Fieldwork Preparation


Fieldwork to find and record rock art can be both fun and challenging! The more fieldwork you do, the more you will learn about the rock art and the landscape, so it is worth persevering! This section takes you through each step of our recording methods, from preparation to completion. You can also find all the guidance notes for your fieldwork in our Resources section.


Good luck!


Preparing for fieldwork

Before you head out to record for rock art, there are a few things you need to think about so that you are well prepared. Our check list below can help you get ready.


1. Do your homework!

Decide where you want to look for rock art. You can do this by searching our rock art map or database, and selecting an area to survey. It can also be very rewarding to find out more about other monuments and features in the area that you are going to look at. This will help you build an understanding of the landscape’s history, and offer clues about how the area has been used before, during, and after the creation of the rock art.


A good place to start looking for other monuments is Canmore (the National Record of the Historic Environment of Scotland) or Pastmap (this includes information from both Canmore and the Historic Environment Records). The 1:25,000 Ordnance Survey maps provide excellent detail of ancient and modern landscape features, and it is also worth looking at the First Edition Ordnance survey maps to see what the landscape was like in the 19th century. If you are interested in looking at other historical maps, documents, or aerial photographs, you can find useful information about how to do this on the Scotland’s Rural Past website in the Doing Research section


2. Go prepared

Make sure you (or your team) take the right equipment to find and record rock art. For an initial visit to locate the rock art, you will need a map, notebook, pen/pencil, camera, and mobile phone or GPS. Once you find the rock art, it is well worth marking its location so that you can quickly find the panels again on your next visit. We recommend bamboo canes with some tape or material attached – these are light and easy to carry.

When you are making a full record of the rock art, you will need some additional equipment, detailed in our equipment check-list. If you are part of a Community Team, you should have access to a field recording kit. If not, or if any pieces of equipment are missing, please let us know so that we can replace them.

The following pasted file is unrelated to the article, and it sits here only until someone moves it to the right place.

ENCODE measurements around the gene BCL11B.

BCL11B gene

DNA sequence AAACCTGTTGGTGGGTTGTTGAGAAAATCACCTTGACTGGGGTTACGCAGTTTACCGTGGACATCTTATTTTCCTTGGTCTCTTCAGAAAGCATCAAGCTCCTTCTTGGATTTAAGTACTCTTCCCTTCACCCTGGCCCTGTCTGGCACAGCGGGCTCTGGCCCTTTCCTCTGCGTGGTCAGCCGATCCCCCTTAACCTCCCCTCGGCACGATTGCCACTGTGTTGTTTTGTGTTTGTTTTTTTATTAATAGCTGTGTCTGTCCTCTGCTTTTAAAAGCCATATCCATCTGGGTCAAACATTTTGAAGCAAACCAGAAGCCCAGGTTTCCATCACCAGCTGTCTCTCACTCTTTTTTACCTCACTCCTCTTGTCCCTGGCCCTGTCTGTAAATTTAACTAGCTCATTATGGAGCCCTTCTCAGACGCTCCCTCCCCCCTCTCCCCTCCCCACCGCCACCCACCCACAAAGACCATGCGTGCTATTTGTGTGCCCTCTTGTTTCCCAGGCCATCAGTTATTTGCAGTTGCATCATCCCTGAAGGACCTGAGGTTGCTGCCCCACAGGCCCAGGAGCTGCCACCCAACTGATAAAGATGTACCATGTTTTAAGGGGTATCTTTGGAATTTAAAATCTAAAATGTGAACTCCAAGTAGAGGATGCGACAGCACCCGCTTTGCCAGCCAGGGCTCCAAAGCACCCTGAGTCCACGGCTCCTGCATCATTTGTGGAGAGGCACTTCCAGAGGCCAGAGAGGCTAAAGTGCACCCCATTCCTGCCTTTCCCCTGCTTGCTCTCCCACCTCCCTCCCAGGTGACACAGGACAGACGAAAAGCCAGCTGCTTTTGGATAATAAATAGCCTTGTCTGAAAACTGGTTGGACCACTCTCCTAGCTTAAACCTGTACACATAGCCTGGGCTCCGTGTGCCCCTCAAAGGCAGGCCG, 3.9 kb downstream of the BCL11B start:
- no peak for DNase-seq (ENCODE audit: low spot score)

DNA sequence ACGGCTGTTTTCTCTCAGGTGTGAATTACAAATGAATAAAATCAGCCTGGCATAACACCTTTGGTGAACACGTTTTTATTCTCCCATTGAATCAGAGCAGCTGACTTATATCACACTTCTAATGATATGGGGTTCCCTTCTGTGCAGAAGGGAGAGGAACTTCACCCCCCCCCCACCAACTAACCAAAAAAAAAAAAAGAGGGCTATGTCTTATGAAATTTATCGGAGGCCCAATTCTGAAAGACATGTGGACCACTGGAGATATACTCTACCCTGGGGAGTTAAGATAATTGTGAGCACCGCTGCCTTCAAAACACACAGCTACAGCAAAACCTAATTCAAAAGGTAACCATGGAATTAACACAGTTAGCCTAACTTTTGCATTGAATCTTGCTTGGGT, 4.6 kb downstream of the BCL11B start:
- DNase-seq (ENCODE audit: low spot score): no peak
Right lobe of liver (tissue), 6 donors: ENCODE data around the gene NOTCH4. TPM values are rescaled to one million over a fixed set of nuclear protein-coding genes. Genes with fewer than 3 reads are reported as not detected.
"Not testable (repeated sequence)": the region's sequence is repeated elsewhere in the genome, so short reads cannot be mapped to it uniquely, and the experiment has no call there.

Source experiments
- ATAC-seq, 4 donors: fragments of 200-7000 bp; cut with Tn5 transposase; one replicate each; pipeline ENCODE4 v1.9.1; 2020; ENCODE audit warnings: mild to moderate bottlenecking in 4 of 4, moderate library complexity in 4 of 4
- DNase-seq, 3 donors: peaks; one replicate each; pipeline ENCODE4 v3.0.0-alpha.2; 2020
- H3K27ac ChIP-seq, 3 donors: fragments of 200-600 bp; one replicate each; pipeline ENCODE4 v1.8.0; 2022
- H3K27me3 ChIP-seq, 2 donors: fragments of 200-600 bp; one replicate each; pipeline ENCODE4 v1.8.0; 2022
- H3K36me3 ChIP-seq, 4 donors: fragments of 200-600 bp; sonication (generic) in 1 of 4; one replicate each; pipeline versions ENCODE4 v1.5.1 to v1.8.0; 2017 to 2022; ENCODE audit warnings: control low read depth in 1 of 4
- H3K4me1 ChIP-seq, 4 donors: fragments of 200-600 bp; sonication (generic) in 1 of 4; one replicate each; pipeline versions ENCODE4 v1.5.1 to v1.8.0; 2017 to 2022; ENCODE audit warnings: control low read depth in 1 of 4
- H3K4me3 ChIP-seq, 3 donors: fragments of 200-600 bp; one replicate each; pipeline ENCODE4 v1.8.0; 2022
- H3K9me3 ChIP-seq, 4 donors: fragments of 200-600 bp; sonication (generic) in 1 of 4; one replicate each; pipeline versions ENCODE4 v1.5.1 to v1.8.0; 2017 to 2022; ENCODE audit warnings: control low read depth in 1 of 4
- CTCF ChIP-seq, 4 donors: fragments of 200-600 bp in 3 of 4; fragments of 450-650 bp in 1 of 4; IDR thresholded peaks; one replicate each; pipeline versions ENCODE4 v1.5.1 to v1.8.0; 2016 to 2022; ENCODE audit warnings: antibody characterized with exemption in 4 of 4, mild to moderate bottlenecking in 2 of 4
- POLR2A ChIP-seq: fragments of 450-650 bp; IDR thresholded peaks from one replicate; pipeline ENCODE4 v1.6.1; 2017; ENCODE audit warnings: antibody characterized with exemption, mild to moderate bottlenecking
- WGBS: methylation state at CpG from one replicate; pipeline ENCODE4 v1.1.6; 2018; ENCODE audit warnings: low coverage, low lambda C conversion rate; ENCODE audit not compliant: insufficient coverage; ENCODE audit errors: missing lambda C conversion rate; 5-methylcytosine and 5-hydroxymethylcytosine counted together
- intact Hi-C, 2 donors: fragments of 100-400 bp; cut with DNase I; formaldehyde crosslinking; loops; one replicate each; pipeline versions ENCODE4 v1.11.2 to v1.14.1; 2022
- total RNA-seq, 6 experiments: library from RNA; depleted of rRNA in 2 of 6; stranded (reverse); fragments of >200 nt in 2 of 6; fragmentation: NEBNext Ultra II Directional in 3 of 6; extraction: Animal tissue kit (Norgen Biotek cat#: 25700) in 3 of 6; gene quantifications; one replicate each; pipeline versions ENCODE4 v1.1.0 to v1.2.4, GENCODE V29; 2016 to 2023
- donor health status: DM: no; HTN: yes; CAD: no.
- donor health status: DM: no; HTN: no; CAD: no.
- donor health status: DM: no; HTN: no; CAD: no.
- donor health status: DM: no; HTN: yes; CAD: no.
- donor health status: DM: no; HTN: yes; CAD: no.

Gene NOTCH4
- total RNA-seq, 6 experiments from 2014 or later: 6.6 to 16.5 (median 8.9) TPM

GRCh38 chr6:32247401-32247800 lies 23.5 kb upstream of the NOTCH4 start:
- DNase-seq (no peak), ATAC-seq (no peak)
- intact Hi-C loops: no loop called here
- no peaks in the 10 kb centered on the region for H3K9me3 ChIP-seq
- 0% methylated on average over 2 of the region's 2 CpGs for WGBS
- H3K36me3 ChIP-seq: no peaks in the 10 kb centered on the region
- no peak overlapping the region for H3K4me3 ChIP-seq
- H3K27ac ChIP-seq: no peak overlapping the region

Before heading out into the field, make sure that any technical equipment is working properly, and that you have fully charged batteries. It is also well worth carrying spare batteries for your camera and GPS or smartphone, and a spare memory card for your camera.


3. Pick the right day

Good light makes it easier to identify traces of past activity, whether faint rock carvings or other features in the landscape, such as ancient earthworks, which may be important in the choice of location for the rock art. Clear winter days, when the vegetation is less dense and the sun angle is low, are ideal. Dry, still conditions also make survey and recording much easier and more enjoyable!


4. Make a preliminary visit

We strongly recommend that you make an initial visit to locate the rock art and explore the surrounding area before you start recording. It can take some time to find the panels, and you may need to make more than one visit. If you are not able to find the panels on your first visit, try going again in different light conditions, or at a different time of year when the rock art may be more visible.

Once you find the rock art, mark their location with something visible, such as bamboo canes with flags on, so that you can easily find them again. Take some photos, a GPS reference, and some notes to help you identify the right panels.

Have a good explore of the surrounding area. This will help you understand the landscape setting of the rock art, and locate other monuments and features that might be linked to the rock art in some way. You may even find some unrecorded rock art!